Change of Plans, and a Recap, Days 0 - 4

So as I mentioned over on the devo page, felt like doing those in such a formal way felt canned, too pre-fab not that I intended it that way. Maybe - too normal. Expected. There's nothing normal or expected about what's been going on all over the world. Though thank God the death toll is not the same, this very similar to the Spanish Flu pandemic of 1918, at least with as how quickly it spread. Angry, frightened political comments from both sides of the crazy spectrum (aka Left and Right) aside, every country, ours included, are finally doing the right thing and imposing self-quarantines for every family.

We're calling it Social Distancing. Say hi to your neighbor, but do it no less than six feet away from each other. Better yet, stay home. We're blessed with a pretty big yard out here in the woods, so we have a little more elbow room. For that I'm grateful. Right now it's me and Linda, almost teenager Sierra, five year old Elias and a recent foster son we'll call Romy. And two dogs. Linda works for the Y but like everything else public they've had to shut down, but being management she works part time now from home. Mostly, she's been focusing on the kids, finding crafts and activities for them to do, including Sierra, who has to do without her phone for what would normally be the school day time period. She's actually reading a book now. I mean, an actual paper book with words and stuff. Take a phone away and go figure! :) I mostly work from home anyway so this isn't a big stretch for me. Praying for those people who cannot and are facing - or have faced - temporary layoffs. Like my 23 year old daughter who's hotel finance job just ended for the next few months because the hotels have all officially closed.

All of this began with Linda's surprise 60th birthday party, which was schedule for Saturday in our church's hall and likely to be attended by anywhere from 50 - 100 people. As the week progressed leading up to it, the virus became a major concern, "social distancing" entered the English lexicon, fear was rising over the horizon and by Friday, the church (along with every other in town) had decided to close immediately to "flatten the curve" (stem the speed of the virus's transmission). We ended up having the party at the house, mostly with family and a few friends. By this point there was no hugging, and when cake time came Linda came up with a clever way to blow out the candles. The party was festive, we were all exhausted, and after everyone went home, our isolation began.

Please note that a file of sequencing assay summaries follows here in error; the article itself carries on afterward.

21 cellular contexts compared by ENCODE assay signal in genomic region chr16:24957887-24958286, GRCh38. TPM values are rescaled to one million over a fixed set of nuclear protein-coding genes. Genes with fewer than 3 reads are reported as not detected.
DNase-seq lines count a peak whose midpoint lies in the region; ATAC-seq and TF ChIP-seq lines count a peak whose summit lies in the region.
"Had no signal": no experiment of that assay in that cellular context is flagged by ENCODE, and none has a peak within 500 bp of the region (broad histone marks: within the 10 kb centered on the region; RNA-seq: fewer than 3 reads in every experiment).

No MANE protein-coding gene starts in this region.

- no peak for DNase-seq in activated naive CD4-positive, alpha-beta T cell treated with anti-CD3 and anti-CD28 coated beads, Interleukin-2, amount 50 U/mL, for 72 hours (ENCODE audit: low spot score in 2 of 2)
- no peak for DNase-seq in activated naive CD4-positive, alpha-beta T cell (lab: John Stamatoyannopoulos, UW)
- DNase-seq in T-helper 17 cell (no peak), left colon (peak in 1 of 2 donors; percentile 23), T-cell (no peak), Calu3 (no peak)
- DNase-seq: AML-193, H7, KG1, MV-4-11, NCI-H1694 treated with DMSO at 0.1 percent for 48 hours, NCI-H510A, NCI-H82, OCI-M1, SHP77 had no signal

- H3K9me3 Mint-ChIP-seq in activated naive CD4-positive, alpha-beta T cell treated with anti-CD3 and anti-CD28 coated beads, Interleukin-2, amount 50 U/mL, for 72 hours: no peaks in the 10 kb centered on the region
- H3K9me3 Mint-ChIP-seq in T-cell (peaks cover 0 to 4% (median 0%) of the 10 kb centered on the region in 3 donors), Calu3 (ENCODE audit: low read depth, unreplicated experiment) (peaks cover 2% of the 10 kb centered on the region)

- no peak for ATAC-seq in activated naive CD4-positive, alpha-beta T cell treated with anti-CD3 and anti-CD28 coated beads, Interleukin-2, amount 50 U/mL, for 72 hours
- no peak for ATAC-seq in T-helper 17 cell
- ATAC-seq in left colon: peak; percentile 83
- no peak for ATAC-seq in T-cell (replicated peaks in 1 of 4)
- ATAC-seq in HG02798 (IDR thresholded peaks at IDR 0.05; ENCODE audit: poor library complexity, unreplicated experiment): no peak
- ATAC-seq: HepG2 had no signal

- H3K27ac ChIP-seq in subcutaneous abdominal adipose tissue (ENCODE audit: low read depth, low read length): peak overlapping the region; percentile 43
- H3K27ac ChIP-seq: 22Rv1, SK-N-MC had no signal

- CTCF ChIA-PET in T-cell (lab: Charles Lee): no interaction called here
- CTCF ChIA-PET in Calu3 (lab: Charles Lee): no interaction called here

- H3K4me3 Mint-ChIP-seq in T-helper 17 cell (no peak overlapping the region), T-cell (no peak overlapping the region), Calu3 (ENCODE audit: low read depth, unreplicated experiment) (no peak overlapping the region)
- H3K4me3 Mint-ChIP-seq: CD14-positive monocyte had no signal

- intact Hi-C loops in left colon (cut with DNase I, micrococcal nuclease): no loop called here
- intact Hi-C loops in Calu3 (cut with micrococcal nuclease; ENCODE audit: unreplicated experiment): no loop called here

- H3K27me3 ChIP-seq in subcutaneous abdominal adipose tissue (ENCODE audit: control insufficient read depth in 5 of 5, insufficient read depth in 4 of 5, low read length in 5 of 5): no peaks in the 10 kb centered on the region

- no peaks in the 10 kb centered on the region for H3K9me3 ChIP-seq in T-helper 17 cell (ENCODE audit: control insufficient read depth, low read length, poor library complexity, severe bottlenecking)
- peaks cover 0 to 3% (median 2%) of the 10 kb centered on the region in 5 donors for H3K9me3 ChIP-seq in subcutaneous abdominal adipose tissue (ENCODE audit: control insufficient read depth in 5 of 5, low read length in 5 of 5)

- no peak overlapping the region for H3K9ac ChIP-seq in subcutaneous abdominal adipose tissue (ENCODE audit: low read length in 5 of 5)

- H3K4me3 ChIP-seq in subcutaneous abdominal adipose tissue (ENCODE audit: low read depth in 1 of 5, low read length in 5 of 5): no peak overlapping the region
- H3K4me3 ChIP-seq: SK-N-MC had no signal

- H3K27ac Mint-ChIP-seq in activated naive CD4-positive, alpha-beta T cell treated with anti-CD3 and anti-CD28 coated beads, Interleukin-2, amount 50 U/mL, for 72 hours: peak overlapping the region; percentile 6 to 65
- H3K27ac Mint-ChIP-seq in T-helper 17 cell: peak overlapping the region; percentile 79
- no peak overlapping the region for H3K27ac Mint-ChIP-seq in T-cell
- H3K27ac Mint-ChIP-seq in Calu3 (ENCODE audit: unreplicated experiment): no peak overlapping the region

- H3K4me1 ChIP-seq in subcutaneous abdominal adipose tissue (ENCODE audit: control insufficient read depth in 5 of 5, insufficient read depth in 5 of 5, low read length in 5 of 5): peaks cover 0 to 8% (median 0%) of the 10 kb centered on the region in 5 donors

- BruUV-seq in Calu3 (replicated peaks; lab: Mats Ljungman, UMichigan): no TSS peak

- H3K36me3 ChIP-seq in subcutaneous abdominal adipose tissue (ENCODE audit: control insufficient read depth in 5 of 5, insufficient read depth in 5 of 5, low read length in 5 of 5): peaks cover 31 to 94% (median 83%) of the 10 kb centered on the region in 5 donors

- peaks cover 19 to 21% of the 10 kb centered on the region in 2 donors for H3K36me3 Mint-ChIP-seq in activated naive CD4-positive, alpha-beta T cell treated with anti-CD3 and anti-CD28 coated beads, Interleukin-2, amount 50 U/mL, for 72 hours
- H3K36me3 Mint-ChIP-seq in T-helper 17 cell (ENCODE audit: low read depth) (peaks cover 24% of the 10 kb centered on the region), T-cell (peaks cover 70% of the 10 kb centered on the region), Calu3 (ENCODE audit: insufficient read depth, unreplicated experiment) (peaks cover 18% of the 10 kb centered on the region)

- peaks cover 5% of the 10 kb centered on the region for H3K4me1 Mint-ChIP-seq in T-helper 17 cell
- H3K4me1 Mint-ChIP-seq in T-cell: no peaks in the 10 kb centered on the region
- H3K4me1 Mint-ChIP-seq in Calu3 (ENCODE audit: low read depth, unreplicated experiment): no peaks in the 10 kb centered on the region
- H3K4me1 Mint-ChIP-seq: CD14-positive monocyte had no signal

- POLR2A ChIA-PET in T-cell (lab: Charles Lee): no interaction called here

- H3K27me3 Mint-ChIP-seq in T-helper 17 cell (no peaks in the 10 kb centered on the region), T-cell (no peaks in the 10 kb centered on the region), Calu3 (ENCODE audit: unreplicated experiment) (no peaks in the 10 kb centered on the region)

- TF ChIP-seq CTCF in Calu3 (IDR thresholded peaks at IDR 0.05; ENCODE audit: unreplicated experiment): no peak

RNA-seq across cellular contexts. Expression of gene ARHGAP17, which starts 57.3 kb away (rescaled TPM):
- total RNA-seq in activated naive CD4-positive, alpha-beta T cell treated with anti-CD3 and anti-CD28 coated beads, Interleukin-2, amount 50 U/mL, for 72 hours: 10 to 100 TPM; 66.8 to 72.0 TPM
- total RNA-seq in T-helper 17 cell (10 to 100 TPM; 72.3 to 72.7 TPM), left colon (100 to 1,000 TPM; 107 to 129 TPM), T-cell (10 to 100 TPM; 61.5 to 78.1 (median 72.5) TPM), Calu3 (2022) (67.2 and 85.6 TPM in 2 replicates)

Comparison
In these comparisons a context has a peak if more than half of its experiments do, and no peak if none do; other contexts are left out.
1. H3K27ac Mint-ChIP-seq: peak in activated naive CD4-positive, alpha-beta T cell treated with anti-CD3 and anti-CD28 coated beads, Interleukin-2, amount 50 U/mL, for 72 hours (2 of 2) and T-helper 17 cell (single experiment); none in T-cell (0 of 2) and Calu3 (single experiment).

No church the next day, and I tried to sleep in because the night before I was so wound up from the party planning and end of the world chaos so took hours to fall asleep. As the day went on we pretty much didn't do much but talk - the kids played, Sierra connected with her friends online, and we went for a 2 mile walk with the dogs. the next few days we've tried to keep some structure to the days, having the kids do activities, play outside. Sierra's middle school teachers are organizing work and activities as well online.

All the while, I've been trying to wrestle down this feeling I'm not too familiar with, living in this first world arena I have been. Fear. Not for myself, not worried about anything here or in the next life. For the kids, for Linda. If we get sick, or worse, who will take care of Elias? Will they let Sierra stay since she's technically not yet adopted. All that stuff. What I wrote in the last couple of devotionals I was writing to myself as much as anyone else. Keeping my eyes fixed on that hill, letting God be my strength. Anyway, I'm seeing parts of me I didn't know existed, and honestly don't really like much of  what I see. I've got a lot of growing to do, not that I'll have much choice. We need to find peace, and to grow. Fear is the mind killer (Frank Hebert). There is no fear in love (Jesus).

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